The Heat is Rising… And So is the Risk of Heat-Related Illness

The Heat is Rising… And So is the Risk of Heat-Related Illness

A 52-year-old male suffered cardiac arrest after experiencing heat exhaustion. A 30-year-old female suffered dehydration after handling outdoor equipment for the first time on a hot day. A 28-year-old male displayed signs of distress– including vomiting, heavy breathing, and lack of sweating– before collapsing on a hotel floor.

A 16-year-old female received medical attention after feeling nauseous during a water break in extreme heat. A 56-year-old male suffered cardiac arrest three days after collapsing from heat stroke.

There are three factors all of these scenarios have in common. Extreme heat was involved in all incidents. Each scenario was work-related. They were all preventable.

In 2015, 37 workers died, and 2,830 suffered illnesses and injuries that required days away from work due to extreme heat. In 2016, that number reportedly rose to 94 fatalities due to heat-related illnesses.

The scenarios above are just a handful of the heat-related incidents that occurred in 2017.

Heat Related Work Fatalities 2008 – 2014 (OSHA Document)

With the summer months upon us, PLH Group encourages you to reflect on the reality of heat-related illnesses and injuries. They can happen to anyone, regardless of age, gender, and profession. However, they don’t have to happen.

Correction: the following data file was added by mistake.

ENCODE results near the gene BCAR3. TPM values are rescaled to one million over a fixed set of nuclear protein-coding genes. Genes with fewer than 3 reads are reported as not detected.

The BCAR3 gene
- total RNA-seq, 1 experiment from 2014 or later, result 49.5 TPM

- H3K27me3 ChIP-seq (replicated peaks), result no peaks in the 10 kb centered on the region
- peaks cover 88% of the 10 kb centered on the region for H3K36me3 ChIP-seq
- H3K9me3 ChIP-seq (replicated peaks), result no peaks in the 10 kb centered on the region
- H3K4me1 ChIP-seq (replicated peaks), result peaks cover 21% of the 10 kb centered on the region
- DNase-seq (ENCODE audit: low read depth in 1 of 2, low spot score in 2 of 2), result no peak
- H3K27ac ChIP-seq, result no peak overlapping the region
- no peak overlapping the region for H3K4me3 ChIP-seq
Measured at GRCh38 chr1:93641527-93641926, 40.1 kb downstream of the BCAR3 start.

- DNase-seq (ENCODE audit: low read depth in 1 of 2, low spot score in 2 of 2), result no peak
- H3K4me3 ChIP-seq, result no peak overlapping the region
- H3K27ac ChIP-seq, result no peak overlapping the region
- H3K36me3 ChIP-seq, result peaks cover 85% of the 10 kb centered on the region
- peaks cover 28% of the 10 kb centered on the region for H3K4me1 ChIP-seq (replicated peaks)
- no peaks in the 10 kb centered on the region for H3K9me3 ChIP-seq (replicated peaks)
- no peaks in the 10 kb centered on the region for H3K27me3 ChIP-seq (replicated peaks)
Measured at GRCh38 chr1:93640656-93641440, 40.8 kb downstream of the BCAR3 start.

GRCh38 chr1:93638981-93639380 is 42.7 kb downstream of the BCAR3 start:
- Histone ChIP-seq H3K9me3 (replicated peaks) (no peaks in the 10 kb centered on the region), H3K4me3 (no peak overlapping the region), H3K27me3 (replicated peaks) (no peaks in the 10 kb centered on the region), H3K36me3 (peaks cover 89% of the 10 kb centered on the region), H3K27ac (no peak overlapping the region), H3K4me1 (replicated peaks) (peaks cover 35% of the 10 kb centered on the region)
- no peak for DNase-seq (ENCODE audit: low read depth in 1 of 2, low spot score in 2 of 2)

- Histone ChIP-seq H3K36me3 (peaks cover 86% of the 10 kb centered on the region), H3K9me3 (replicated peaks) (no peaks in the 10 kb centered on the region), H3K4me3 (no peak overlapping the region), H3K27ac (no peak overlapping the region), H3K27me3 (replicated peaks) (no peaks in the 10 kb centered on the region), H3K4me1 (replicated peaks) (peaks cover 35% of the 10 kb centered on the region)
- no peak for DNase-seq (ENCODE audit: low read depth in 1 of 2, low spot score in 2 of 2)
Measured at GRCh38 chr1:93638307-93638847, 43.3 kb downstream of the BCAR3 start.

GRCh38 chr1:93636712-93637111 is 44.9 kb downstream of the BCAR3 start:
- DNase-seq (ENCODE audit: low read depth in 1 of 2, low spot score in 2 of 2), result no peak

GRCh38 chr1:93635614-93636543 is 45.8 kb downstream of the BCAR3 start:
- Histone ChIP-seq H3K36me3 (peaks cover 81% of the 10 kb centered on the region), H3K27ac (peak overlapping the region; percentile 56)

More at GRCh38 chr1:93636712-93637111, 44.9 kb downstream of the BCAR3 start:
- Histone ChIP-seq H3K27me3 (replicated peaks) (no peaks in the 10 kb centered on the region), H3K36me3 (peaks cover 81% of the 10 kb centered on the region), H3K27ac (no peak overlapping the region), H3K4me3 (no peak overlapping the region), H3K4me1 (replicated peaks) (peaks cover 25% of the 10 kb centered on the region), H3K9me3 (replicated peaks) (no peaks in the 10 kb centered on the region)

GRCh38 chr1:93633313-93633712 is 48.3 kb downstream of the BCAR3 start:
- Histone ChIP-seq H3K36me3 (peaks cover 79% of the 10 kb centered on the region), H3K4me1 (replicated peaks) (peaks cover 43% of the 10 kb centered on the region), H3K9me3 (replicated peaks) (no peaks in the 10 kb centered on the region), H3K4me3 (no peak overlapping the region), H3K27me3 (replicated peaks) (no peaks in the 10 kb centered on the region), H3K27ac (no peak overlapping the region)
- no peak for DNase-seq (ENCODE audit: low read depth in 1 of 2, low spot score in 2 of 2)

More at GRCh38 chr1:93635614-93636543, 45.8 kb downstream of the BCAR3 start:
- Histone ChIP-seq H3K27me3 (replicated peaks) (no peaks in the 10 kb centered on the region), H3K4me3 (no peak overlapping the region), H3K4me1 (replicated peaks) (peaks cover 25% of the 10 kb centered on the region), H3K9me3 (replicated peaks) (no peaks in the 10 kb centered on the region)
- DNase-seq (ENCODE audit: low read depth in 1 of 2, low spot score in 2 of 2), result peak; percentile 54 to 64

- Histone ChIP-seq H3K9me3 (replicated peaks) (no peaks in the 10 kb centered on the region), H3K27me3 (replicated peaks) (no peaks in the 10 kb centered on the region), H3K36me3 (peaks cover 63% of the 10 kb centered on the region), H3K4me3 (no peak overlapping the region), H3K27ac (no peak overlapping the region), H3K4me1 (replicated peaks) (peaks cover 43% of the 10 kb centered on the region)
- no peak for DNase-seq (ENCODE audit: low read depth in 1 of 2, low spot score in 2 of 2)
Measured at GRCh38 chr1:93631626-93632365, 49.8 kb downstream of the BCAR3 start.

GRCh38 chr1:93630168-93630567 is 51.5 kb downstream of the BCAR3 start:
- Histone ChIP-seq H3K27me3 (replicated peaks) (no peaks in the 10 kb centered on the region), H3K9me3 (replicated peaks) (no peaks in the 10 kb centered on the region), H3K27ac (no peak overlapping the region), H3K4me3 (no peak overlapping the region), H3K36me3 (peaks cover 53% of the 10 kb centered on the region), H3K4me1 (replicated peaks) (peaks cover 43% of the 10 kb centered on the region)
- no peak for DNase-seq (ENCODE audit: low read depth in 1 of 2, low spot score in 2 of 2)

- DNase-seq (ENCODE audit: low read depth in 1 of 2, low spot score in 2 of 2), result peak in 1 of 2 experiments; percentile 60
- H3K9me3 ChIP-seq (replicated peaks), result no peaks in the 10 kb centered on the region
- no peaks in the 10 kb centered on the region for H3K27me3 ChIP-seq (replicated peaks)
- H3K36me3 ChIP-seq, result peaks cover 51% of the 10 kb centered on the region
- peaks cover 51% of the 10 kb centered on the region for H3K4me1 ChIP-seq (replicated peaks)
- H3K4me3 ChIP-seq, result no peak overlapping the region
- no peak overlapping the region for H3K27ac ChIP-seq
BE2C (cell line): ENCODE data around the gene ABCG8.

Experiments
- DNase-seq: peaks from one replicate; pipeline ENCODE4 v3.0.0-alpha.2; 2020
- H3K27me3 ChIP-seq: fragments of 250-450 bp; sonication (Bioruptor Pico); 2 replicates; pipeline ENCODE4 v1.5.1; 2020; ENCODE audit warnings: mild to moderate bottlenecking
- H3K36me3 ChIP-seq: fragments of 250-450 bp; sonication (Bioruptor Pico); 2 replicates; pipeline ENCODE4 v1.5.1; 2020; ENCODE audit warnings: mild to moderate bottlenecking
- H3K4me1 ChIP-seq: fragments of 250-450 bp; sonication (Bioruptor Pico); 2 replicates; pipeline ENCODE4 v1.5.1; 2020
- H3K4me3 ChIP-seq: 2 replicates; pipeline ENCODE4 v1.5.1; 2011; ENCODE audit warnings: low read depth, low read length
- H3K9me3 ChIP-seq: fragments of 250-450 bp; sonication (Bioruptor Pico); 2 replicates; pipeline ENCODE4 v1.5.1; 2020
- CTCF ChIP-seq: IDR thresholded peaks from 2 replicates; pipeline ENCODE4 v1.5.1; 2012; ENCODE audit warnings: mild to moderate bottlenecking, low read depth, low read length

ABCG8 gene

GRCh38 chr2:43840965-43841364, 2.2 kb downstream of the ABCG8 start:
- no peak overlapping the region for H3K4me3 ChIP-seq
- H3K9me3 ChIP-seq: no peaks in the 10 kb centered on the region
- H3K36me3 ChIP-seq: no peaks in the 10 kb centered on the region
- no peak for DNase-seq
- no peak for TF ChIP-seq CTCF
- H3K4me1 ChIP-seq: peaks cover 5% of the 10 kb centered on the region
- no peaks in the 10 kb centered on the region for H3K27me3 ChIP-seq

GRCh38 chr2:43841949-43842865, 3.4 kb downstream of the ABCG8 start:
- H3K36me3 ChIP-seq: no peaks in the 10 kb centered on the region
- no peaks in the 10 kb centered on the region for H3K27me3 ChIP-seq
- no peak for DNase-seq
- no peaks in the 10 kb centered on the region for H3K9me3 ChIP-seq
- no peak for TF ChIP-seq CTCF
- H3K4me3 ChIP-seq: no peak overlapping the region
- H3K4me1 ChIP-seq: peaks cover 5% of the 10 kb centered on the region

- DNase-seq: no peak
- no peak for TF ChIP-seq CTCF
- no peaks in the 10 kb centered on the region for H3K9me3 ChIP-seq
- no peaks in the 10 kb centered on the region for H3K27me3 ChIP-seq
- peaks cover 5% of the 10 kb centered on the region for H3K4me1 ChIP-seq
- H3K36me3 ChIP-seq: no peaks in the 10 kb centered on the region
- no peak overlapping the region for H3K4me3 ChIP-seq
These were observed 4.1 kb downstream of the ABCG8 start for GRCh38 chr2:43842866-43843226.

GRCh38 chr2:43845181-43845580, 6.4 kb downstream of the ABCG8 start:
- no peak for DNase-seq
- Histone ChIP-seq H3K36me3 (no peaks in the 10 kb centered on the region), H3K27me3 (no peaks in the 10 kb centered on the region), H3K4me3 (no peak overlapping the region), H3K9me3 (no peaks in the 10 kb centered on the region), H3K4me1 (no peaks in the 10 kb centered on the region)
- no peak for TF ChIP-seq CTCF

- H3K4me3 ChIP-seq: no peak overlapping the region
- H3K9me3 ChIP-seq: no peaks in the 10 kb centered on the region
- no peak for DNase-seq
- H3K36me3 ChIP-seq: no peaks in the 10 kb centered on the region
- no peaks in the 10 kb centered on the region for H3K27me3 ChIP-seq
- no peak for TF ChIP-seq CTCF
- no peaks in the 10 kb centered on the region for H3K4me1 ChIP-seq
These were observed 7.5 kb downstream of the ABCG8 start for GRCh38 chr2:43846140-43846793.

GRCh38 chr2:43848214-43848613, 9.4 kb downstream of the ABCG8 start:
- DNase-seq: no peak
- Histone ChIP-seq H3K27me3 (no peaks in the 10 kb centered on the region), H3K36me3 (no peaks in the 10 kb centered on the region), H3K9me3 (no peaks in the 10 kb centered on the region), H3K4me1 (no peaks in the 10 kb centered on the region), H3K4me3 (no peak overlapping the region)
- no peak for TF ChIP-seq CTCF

By following proper heat safety guidelines and continually observing the needs of your body, you can provide your body the care it requires in summer’s hot temperatures.

To protect yourself and your coworkers, watch this short OSHA (Occupational Safety and Health Administration) video, and review their tips to prevent occupational heat exposure.

The resources provide warning signs of heat-related illnesses, as well as three simple suggestions to protect yourself from the heat– water, rest, and shade.

You can also download the OSHA-NIOSH (National Institute for Occupational Safety and Health) Heat Safety tool, which features real-time and hourly heat indices and risk levels at a specific location, precautionary recommendations, and first-aid information for heat-related illnesses. This can be found in the App Store or Google Play.

Don’t let the heat wear you down this summer. Take time for breaks, find shade, and hydrate, hydrate, hydrate.